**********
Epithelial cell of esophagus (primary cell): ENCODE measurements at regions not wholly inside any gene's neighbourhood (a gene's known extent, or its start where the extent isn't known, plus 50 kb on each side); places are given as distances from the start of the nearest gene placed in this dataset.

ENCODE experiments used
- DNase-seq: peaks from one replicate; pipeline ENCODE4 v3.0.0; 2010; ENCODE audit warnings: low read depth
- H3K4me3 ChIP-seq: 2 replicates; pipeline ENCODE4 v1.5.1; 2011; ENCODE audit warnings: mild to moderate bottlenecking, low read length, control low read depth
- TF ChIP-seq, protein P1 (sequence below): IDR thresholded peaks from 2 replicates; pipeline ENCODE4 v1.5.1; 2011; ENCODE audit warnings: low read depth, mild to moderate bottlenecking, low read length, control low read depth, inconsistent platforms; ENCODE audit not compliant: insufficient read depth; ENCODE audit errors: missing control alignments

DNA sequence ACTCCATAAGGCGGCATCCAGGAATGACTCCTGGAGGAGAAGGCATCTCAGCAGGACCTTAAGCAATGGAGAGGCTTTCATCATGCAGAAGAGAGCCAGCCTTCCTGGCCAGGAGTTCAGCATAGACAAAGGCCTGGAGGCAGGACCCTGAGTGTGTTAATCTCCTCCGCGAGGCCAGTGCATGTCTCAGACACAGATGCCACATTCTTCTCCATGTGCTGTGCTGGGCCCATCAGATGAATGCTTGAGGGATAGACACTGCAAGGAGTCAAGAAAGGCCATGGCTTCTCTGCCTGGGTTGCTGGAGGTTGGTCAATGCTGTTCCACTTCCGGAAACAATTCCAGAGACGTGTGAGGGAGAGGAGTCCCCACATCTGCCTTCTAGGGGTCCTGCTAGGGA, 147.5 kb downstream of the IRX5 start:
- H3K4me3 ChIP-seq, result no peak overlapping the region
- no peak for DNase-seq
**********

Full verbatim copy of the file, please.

Epithelial cell of esophagus (primary cell): ENCODE measurements at regions not wholly inside any gene's neighbourhood (a gene's known extent, or its start where the extent isn't known, plus 50 kb on each side); places are given as distances from the start of the nearest gene placed in this dataset.

ENCODE experiments used
- DNase-seq: peaks from one replicate; pipeline ENCODE4 v3.0.0; 2010; ENCODE audit warnings: low read depth
- H3K4me3 ChIP-seq: 2 replicates; pipeline ENCODE4 v1.5.1; 2011; ENCODE audit warnings: mild to moderate bottlenecking, low read length, control low read depth
- TF ChIP-seq, protein P1 (sequence below): IDR thresholded peaks from 2 replicates; pipeline ENCODE4 v1.5.1; 2011; ENCODE audit warnings: low read depth, mild to moderate bottlenecking, low read length, control low read depth, inconsistent platforms; ENCODE audit not compliant: insufficient read depth; ENCODE audit errors: missing control alignments

DNA sequence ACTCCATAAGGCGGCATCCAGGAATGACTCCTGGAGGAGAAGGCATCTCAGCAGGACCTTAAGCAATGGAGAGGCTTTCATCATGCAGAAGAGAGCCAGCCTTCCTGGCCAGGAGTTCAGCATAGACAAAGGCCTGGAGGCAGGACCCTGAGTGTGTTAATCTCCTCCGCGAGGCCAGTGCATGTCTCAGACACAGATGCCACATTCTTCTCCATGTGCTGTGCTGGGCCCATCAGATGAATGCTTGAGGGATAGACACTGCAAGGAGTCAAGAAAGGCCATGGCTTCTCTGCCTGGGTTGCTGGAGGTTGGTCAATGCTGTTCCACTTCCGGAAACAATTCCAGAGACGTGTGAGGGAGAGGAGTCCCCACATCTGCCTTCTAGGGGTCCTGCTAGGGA, 147.5 kb downstream of the IRX5 start:
- H3K4me3 ChIP-seq, result no peak overlapping the region
- no peak for DNase-seq